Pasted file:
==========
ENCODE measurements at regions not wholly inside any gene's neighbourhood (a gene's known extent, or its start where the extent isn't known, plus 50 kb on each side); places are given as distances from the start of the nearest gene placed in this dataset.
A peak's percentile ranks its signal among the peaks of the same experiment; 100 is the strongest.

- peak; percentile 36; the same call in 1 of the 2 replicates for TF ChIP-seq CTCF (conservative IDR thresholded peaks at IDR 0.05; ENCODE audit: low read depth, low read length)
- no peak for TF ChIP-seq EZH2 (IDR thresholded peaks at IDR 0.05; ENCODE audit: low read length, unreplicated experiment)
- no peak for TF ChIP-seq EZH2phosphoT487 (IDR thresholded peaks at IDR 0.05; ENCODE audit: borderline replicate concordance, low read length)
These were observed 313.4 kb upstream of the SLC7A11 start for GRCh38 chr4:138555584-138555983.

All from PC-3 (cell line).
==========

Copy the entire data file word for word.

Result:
ENCODE measurements at regions not wholly inside any gene's neighbourhood (a gene's known extent, or its start where the extent isn't known, plus 50 kb on each side); places are given as distances from the start of the nearest gene placed in this dataset.
A peak's percentile ranks its signal among the peaks of the same experiment; 100 is the strongest.

- peak; percentile 36; the same call in 1 of the 2 replicates for TF ChIP-seq CTCF (conservative IDR thresholded peaks at IDR 0.05; ENCODE audit: low read depth, low read length)
- no peak for TF ChIP-seq EZH2 (IDR thresholded peaks at IDR 0.05; ENCODE audit: low read length, unreplicated experiment)
- no peak for TF ChIP-seq EZH2phosphoT487 (IDR thresholded peaks at IDR 0.05; ENCODE audit: borderline replicate concordance, low read length)
These were observed 313.4 kb upstream of the SLC7A11 start for GRCh38 chr4:138555584-138555983.

All from PC-3 (cell line).